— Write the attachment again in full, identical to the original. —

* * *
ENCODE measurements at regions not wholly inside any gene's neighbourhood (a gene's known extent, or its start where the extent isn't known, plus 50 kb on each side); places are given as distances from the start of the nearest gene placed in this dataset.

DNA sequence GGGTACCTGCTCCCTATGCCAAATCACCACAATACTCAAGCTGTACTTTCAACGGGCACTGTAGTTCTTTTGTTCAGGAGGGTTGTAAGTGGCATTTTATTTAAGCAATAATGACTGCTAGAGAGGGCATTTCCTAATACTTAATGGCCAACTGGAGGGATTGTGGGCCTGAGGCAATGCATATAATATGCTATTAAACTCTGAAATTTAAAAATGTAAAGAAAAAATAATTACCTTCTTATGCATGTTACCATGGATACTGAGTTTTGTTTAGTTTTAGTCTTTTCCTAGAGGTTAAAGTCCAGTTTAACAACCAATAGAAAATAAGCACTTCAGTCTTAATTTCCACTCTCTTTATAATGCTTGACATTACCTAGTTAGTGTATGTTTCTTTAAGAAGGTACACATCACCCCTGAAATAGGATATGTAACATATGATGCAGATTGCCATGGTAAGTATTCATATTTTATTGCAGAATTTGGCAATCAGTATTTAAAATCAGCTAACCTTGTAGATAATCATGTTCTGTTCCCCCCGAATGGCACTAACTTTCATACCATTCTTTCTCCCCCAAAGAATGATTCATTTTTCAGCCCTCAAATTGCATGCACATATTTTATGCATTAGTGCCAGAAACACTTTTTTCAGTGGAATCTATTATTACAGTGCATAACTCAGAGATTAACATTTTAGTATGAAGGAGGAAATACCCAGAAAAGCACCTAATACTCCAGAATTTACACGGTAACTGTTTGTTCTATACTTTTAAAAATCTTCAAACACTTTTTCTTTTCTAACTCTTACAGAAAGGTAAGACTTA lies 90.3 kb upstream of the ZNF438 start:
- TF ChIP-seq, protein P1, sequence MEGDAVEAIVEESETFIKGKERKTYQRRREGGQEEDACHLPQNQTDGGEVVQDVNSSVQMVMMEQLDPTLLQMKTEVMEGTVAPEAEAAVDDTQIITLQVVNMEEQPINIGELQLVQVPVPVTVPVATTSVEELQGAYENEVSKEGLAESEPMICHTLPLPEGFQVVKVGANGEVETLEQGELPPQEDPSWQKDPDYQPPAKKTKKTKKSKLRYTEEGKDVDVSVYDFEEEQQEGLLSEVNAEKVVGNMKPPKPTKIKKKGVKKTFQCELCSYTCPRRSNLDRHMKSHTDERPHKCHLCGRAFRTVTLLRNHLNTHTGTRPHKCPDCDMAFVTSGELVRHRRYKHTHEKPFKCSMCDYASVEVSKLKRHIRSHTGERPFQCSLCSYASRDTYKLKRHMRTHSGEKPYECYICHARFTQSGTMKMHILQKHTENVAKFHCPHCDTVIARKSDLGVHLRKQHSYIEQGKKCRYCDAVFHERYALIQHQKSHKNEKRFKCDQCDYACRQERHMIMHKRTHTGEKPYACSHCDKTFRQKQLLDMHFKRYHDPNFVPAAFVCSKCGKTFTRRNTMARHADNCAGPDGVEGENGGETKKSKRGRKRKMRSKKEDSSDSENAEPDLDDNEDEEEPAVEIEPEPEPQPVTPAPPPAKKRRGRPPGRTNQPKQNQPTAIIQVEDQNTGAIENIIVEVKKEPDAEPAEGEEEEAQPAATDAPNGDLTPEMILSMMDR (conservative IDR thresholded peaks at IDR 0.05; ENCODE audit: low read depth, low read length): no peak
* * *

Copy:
ENCODE measurements at regions not wholly inside any gene's neighbourhood (a gene's known extent, or its start where the extent isn't known, plus 50 kb on each side); places are given as distances from the start of the nearest gene placed in this dataset.

DNA sequence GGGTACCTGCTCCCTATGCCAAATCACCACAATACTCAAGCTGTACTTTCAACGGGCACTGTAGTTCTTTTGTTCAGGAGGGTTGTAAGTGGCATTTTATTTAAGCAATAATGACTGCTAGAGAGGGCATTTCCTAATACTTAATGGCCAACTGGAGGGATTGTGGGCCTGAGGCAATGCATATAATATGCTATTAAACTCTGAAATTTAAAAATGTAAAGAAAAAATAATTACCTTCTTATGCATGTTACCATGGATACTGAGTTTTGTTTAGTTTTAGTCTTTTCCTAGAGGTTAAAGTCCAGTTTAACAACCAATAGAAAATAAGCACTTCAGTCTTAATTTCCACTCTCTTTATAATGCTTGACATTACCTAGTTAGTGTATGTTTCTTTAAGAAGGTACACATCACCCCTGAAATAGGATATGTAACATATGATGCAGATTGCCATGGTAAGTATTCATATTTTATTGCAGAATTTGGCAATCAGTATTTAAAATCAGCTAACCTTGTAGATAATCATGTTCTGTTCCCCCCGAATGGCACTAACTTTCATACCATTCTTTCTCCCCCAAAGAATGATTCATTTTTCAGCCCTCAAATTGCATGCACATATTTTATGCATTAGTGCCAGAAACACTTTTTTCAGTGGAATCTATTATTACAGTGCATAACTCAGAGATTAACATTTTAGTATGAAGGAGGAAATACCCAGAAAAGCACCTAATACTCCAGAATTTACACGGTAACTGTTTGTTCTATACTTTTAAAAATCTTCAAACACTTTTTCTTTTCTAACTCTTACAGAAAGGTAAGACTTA lies 90.3 kb upstream of the ZNF438 start:
- TF ChIP-seq, protein P1, sequence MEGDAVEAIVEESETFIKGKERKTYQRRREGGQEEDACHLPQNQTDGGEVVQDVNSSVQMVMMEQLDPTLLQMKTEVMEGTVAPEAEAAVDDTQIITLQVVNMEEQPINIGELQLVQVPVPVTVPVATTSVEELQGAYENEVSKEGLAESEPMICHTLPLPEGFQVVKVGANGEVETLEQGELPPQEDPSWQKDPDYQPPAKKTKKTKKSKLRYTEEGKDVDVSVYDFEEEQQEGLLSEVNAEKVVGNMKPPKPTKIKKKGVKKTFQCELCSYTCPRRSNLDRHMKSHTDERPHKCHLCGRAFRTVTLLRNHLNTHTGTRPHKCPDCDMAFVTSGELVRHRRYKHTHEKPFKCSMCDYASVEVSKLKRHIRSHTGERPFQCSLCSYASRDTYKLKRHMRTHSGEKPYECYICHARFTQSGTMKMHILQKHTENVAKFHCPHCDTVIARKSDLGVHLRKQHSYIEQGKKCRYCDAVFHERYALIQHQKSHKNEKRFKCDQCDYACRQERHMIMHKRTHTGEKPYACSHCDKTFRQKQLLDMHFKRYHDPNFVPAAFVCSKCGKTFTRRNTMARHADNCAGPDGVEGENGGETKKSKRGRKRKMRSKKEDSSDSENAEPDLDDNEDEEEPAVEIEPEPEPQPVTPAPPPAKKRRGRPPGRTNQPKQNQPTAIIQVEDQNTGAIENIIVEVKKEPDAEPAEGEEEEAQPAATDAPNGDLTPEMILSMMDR (conservative IDR thresholded peaks at IDR 0.05; ENCODE audit: low read depth, low read length): no peak